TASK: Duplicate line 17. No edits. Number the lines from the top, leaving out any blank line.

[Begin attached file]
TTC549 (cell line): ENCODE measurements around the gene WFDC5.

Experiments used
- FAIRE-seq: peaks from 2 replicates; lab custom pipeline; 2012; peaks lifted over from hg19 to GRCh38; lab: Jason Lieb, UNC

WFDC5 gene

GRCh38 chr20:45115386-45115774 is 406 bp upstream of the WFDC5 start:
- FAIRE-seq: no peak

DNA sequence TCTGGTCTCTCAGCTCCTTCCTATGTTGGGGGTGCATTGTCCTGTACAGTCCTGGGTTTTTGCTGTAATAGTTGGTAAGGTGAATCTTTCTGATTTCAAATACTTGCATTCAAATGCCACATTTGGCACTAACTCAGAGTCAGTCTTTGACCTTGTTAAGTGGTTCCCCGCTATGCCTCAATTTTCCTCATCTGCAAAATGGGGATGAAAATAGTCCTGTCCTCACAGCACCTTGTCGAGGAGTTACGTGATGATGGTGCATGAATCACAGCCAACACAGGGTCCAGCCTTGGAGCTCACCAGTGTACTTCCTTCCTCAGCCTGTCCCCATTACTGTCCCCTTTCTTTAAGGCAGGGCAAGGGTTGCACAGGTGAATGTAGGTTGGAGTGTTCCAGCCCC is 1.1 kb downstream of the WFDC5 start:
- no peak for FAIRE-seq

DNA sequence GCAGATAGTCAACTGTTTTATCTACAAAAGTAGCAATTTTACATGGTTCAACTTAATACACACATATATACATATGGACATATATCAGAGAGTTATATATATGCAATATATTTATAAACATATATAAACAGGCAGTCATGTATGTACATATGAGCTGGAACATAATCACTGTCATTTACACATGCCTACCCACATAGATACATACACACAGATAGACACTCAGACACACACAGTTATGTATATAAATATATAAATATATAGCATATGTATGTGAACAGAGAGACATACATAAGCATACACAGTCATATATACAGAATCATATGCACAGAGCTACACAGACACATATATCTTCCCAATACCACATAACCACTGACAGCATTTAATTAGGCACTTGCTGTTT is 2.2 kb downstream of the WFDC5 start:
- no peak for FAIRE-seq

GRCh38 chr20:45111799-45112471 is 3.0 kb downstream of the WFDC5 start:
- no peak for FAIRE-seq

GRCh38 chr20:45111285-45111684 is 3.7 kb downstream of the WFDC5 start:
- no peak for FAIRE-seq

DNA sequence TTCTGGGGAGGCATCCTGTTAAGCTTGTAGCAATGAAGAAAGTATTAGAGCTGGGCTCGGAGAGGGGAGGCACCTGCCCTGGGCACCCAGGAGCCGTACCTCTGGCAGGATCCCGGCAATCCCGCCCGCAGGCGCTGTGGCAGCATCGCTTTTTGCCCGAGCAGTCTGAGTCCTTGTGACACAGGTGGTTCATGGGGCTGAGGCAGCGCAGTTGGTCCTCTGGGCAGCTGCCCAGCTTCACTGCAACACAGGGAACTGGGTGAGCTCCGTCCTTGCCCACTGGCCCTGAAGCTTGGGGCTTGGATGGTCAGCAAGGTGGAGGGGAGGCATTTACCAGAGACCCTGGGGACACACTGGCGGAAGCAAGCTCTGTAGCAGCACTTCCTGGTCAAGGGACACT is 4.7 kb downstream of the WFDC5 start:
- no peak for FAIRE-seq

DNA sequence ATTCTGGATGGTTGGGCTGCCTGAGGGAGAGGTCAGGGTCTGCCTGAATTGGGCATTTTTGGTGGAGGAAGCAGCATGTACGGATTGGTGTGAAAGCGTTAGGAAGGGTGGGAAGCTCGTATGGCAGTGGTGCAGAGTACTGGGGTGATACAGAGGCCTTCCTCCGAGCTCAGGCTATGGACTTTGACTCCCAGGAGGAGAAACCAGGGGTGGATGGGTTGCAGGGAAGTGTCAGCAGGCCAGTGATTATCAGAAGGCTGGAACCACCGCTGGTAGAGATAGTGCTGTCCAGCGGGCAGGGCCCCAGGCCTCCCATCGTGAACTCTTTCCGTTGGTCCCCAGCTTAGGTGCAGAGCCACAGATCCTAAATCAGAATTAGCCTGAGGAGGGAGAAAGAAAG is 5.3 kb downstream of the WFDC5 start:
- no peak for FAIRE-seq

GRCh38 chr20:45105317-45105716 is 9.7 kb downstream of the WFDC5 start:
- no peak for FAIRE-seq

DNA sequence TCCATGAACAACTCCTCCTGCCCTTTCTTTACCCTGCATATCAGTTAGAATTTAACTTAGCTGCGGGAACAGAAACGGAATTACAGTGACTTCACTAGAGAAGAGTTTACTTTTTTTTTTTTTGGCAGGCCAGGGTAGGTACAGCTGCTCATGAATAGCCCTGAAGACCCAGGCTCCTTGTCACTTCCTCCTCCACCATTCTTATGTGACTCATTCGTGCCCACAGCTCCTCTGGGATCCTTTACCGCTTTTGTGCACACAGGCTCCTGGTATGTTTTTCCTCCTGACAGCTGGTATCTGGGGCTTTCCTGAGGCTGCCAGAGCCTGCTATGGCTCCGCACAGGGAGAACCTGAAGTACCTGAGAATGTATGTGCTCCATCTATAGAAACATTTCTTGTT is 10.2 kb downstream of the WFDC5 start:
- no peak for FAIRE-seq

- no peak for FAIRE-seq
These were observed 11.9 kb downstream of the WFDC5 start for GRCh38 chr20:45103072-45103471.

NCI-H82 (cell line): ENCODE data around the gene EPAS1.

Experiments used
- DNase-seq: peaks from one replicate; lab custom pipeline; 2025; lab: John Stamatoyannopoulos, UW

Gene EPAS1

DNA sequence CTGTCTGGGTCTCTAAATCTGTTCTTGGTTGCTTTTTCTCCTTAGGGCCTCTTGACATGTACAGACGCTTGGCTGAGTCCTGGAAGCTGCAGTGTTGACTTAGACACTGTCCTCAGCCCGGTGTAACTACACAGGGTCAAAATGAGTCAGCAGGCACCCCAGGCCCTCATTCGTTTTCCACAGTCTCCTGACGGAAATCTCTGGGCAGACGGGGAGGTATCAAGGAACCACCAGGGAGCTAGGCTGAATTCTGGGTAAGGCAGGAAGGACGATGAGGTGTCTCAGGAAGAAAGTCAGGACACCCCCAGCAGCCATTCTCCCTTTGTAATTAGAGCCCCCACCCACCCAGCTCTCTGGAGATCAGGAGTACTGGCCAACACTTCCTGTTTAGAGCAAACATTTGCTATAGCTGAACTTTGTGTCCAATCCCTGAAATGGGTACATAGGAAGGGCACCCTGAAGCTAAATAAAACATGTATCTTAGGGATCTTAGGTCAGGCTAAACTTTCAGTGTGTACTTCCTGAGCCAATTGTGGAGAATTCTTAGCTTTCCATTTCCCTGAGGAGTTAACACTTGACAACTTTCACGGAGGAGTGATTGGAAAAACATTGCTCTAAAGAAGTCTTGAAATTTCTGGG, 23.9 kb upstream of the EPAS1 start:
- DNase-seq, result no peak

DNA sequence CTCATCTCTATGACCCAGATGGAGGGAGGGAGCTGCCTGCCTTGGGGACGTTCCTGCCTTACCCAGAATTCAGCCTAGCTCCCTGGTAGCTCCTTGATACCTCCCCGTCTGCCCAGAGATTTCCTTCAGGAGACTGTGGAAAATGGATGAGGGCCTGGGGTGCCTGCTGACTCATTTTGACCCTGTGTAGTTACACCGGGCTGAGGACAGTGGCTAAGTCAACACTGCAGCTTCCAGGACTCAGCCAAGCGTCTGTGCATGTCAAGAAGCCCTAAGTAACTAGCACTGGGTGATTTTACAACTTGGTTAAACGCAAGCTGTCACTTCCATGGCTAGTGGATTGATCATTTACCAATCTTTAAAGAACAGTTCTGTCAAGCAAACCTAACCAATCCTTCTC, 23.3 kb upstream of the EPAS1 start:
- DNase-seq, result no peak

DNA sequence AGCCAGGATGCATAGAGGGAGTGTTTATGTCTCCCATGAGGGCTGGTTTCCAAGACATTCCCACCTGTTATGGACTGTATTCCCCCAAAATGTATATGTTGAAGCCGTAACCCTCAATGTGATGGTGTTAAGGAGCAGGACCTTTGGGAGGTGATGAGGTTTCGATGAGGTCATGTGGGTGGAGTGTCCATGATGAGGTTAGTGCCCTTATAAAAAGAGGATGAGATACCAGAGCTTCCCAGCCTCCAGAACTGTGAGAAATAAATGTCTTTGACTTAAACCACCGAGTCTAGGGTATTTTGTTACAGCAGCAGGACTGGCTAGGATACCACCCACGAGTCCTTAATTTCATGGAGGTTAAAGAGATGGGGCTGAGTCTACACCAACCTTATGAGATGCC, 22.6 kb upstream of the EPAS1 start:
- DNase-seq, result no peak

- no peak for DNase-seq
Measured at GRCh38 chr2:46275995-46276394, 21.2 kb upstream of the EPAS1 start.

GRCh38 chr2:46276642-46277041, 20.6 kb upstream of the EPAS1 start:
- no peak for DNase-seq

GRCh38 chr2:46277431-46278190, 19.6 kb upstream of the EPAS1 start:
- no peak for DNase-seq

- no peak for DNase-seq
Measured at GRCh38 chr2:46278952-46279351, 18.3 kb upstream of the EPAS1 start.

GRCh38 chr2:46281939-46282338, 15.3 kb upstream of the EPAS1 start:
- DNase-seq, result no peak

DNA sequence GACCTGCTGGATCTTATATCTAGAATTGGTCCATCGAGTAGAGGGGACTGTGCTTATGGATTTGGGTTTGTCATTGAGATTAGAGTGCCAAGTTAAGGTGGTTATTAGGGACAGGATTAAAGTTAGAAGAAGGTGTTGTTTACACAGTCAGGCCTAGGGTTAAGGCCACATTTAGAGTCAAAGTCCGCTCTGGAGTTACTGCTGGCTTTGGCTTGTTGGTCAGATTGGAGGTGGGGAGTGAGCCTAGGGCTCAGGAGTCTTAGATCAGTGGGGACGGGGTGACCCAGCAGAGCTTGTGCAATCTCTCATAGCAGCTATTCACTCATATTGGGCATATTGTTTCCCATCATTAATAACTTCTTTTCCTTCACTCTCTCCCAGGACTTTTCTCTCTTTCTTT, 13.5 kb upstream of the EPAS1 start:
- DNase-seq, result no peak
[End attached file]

DNA sequence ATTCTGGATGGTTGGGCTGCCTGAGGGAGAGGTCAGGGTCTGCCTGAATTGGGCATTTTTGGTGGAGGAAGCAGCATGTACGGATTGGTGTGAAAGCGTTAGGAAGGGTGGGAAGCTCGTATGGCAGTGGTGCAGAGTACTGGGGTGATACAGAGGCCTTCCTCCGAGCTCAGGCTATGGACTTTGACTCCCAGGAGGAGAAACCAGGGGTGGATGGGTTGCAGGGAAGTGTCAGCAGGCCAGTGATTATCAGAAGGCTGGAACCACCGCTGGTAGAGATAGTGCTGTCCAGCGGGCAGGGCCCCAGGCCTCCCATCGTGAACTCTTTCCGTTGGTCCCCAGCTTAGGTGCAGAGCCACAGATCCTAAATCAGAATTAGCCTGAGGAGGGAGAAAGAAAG is 5.3 kb downstream of the WFDC5 start: